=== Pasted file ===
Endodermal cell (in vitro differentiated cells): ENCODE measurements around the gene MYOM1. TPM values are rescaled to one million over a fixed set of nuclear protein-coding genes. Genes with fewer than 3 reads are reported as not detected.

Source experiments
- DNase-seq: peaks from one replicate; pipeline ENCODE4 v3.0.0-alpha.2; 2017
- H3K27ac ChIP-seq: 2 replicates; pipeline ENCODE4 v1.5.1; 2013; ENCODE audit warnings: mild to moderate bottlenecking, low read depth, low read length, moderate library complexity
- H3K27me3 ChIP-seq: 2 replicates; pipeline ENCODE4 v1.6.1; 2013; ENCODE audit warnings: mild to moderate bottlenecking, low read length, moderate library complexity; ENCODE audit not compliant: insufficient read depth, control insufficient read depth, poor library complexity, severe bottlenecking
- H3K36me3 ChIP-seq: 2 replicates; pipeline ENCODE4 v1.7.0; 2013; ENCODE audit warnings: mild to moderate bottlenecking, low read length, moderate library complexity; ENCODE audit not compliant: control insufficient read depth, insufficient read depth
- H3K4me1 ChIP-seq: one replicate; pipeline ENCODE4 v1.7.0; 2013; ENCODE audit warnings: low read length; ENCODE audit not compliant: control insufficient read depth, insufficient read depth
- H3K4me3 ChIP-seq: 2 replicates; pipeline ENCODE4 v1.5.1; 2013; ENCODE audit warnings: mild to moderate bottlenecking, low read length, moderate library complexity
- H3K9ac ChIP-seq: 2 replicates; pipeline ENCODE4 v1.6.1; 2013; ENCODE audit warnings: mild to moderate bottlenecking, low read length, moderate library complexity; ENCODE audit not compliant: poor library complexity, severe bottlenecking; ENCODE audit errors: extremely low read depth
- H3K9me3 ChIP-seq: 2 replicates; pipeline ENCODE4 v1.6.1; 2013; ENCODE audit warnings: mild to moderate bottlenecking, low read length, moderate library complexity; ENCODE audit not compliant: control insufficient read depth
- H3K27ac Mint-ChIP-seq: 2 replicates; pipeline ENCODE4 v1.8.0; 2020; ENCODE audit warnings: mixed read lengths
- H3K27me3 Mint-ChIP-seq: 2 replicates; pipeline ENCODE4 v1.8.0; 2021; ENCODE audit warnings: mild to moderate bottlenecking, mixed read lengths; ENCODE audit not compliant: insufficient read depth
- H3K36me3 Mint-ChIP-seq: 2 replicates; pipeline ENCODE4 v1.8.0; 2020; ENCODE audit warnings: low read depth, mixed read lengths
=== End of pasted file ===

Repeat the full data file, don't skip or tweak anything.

Endodermal cell (in vitro differentiated cells): ENCODE measurements around the gene MYOM1. TPM values are rescaled to one million over a fixed set of nuclear protein-coding genes. Genes with fewer than 3 reads are reported as not detected.

Source experiments
- DNase-seq: peaks from one replicate; pipeline ENCODE4 v3.0.0-alpha.2; 2017
- H3K27ac ChIP-seq: 2 replicates; pipeline ENCODE4 v1.5.1; 2013; ENCODE audit warnings: mild to moderate bottlenecking, low read depth, low read length, moderate library complexity
- H3K27me3 ChIP-seq: 2 replicates; pipeline ENCODE4 v1.6.1; 2013; ENCODE audit warnings: mild to moderate bottlenecking, low read length, moderate library complexity; ENCODE audit not compliant: insufficient read depth, control insufficient read depth, poor library complexity, severe bottlenecking
- H3K36me3 ChIP-seq: 2 replicates; pipeline ENCODE4 v1.7.0; 2013; ENCODE audit warnings: mild to moderate bottlenecking, low read length, moderate library complexity; ENCODE audit not compliant: control insufficient read depth, insufficient read depth
- H3K4me1 ChIP-seq: one replicate; pipeline ENCODE4 v1.7.0; 2013; ENCODE audit warnings: low read length; ENCODE audit not compliant: control insufficient read depth, insufficient read depth
- H3K4me3 ChIP-seq: 2 replicates; pipeline ENCODE4 v1.5.1; 2013; ENCODE audit warnings: mild to moderate bottlenecking, low read length, moderate library complexity
- H3K9ac ChIP-seq: 2 replicates; pipeline ENCODE4 v1.6.1; 2013; ENCODE audit warnings: mild to moderate bottlenecking, low read length, moderate library complexity; ENCODE audit not compliant: poor library complexity, severe bottlenecking; ENCODE audit errors: extremely low read depth
- H3K9me3 ChIP-seq: 2 replicates; pipeline ENCODE4 v1.6.1; 2013; ENCODE audit warnings: mild to moderate bottlenecking, low read length, moderate library complexity; ENCODE audit not compliant: control insufficient read depth
- H3K27ac Mint-ChIP-seq: 2 replicates; pipeline ENCODE4 v1.8.0; 2020; ENCODE audit warnings: mixed read lengths
- H3K27me3 Mint-ChIP-seq: 2 replicates; pipeline ENCODE4 v1.8.0; 2021; ENCODE audit warnings: mild to moderate bottlenecking, mixed read lengths; ENCODE audit not compliant: insufficient read depth
- H3K36me3 Mint-ChIP-seq: 2 replicates; pipeline ENCODE4 v1.8.0; 2020; ENCODE audit warnings: low read depth, mixed read lengths